TFTS, a technology-rating website, calculated the likelihood of different providers’ customers switching to the new Verizon iPhone. Courtesy of

The Apple iPhone, in its short lifespan, has become a worldwide phenomenon, status symbol and technological feat. In just four years, Apple has gone from producing its very first phone to becoming the second-largest phone manufacturer in the world. It has sold almost 100 million units, showing no sign of stopping, and it did all of this while being sold on only one network in the U.S. Finally, as of Feb. 10, the iPhone 4 will be available in stores for the Verizon network.

The phone that is being released is essentially the same one that was released half a year ago on AT&T— the software is identical, while the hardware has a few minute changes. First, the antenna is changed from the original iPhone 4. The antenna and chipset of the original phone was designed for AT&T’s CDMA network, while the new phone is optimized for Verizon’s GSM network.

Also, the separations in the antenna band were moved and more insulation was added inside the phone — Apple wanted to make sure that another “Antennagate” scandal wouldn’t occur (when the iPhone 4 was first released, if one completed the circuit on the antenna, the service would drop). As for the other changes, they are mostly superficial: the mute and volume buttons were adjusted slightly, rendering older cases unusable on the new phone and the vibration mechanism was altered slightly to provide a less jarring feel.

The AT&T network, in its tenure with the iPhone, had been constantly chastised for its spotty service and abundance of dropped calls. Many people have not yet jumped on the iPhone bandwagon simply because they were wary of AT&T’s network or were unwilling to break ties with their network due to cancelation fees. Now, the iPhone will be available on “America’s most reliable network” — at least that’s what the commercials claim.

Verizon indisputably has five times more 3G coverage than its competitor. However, in ideal situations, AT&T’s data should be almost twice as fast as Verizon’s. Many reviews of the new Verizon iPhone have claimed that the Verizon bests AT&T with reception (it doesn’t drop calls nearly as much as AT&T). Yet, they have also stated there is a noticeable difference between the 3G data speeds of the two networks — namely that AT&T has a significant advantage. But here at the CT, we didn’t want to take the results at face-value, so we went out and did our own speed tests between the two iPhones.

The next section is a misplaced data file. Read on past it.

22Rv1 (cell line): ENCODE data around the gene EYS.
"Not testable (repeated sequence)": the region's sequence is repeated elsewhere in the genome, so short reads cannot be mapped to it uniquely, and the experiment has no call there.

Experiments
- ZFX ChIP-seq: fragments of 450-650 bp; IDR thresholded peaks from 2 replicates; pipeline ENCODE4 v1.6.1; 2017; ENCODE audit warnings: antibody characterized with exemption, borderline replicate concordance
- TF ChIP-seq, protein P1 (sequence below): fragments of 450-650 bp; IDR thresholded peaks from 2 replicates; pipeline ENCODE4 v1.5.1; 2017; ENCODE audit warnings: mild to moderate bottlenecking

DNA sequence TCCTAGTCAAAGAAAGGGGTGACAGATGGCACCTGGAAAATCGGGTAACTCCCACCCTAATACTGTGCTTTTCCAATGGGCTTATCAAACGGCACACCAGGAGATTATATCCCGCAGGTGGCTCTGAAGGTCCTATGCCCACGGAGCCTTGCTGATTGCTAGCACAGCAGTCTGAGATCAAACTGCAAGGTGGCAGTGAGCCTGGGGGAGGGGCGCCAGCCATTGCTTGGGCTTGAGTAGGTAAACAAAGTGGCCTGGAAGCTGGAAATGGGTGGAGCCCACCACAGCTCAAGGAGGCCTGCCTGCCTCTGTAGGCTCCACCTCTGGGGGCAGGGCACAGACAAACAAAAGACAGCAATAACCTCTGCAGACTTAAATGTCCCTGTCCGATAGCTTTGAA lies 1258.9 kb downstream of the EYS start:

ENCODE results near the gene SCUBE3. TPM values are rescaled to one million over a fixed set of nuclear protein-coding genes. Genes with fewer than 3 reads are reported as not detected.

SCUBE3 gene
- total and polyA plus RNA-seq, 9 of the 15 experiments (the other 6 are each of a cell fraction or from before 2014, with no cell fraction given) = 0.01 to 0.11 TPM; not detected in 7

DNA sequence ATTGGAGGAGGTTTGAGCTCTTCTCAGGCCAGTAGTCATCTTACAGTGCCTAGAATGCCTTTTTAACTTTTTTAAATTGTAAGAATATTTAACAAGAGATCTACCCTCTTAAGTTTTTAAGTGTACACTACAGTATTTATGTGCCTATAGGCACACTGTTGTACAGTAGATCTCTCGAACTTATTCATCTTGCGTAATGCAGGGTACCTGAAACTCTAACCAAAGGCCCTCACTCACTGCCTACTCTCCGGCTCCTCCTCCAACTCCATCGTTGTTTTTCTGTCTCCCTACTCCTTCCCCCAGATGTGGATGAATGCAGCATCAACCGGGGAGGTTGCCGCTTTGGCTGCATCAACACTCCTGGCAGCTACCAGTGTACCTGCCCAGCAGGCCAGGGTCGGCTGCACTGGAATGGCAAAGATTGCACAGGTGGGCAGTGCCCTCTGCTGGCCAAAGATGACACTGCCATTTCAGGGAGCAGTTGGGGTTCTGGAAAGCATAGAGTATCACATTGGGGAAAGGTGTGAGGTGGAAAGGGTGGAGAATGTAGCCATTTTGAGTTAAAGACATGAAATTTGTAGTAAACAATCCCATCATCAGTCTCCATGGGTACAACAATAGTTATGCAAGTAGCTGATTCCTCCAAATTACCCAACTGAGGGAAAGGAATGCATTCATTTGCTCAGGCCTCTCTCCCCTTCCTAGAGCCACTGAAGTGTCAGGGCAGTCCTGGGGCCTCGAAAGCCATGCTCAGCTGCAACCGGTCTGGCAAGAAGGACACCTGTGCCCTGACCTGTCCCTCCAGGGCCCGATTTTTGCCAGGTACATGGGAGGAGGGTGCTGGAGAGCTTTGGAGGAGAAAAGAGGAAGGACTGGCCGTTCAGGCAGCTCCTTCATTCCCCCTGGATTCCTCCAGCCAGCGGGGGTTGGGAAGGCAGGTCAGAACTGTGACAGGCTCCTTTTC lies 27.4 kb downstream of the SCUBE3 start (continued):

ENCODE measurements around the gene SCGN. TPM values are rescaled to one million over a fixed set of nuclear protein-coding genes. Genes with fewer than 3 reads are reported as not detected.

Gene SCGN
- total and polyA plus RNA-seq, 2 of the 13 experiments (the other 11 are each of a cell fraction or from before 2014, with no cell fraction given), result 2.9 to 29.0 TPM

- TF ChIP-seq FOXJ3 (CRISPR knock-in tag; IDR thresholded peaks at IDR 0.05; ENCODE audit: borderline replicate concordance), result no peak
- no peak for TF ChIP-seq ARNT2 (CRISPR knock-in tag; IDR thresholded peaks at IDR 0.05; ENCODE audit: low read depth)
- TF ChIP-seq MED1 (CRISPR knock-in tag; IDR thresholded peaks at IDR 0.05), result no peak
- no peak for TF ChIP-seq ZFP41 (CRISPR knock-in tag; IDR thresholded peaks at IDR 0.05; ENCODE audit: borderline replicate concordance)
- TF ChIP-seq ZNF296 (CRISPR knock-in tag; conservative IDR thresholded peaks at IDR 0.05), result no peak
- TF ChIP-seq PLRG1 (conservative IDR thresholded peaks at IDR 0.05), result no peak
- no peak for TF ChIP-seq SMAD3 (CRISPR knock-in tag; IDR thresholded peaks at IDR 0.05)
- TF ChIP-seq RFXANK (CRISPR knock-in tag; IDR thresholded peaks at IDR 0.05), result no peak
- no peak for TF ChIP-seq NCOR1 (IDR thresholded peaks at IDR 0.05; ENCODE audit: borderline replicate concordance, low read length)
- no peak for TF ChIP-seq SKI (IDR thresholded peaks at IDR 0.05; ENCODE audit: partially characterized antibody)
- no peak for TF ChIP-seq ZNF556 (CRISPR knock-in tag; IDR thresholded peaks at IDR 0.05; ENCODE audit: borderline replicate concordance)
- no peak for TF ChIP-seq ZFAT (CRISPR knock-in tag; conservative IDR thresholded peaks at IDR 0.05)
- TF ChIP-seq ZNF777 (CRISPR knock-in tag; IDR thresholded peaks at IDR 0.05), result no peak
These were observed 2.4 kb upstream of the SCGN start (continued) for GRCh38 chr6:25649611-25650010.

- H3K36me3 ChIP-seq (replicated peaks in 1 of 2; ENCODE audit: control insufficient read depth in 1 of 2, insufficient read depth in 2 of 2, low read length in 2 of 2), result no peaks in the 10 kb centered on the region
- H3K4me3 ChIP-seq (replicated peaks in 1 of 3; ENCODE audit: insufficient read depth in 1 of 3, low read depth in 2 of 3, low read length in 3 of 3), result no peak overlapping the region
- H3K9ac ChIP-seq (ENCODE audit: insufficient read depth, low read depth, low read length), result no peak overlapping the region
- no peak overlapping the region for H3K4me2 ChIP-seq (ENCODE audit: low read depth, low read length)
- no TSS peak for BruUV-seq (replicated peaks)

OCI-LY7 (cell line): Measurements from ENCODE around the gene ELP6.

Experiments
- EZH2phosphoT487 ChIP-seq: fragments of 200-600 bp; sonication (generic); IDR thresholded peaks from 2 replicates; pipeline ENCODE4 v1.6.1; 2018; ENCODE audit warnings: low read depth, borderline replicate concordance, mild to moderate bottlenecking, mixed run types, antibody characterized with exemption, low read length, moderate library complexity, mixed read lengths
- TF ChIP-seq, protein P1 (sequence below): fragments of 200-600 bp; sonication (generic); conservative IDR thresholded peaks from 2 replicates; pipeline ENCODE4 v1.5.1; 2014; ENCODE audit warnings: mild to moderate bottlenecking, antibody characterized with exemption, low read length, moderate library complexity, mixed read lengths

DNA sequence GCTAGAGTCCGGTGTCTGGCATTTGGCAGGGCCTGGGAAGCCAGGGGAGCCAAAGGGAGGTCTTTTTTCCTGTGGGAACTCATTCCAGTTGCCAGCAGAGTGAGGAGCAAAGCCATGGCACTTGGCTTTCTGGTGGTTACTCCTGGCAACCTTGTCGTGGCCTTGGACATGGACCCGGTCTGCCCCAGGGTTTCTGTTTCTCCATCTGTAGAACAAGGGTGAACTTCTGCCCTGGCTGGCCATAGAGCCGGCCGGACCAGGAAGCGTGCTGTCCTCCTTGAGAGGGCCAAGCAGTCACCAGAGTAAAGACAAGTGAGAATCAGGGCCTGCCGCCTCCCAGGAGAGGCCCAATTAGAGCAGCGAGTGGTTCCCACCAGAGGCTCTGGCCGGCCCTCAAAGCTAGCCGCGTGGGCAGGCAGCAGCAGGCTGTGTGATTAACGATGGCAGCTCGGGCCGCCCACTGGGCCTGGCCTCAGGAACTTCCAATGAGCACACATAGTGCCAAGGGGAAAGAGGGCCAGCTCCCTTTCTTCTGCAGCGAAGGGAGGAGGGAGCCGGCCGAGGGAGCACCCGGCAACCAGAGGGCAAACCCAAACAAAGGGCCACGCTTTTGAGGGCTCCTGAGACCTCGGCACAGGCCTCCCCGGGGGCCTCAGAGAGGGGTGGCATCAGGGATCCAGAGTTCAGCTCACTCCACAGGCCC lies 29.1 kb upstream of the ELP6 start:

We tested the phones all over campus and came up with pretty definitive results. We tested in the tunnels, Meliora, Wilson Commons and Sue B. Overall the Verizon iPhone had more bars or equivalent bars in all of the locations. For example, Meliora level two, the AT&T iPhone received no service, while the Verizon iPhone had one or two bars, and could send out text messages.

However, both phones had no service on Meliora one, or the basement level. Using a speed test app, both phones were found to have practically equivalent download speeds everywhere.

However, AT&T did dominate in upload speeds, almost doubling Verizon’s in every testing area. Despite claims that AT&T’s data and download speeds should be faster, no results were found on campus that backed up that claim.

The Verizon iPhone at UR certainly outperformed its AT&T twin — if you had been holding off on buying an iPhone 4 due to network worries, our results should definitely calm your fears. The new phone has all the old technological benefits the AT&T one had, but with better call making abilities and comparable data speeds, at least in Rochester.

Penney is a member of the class of 2012.

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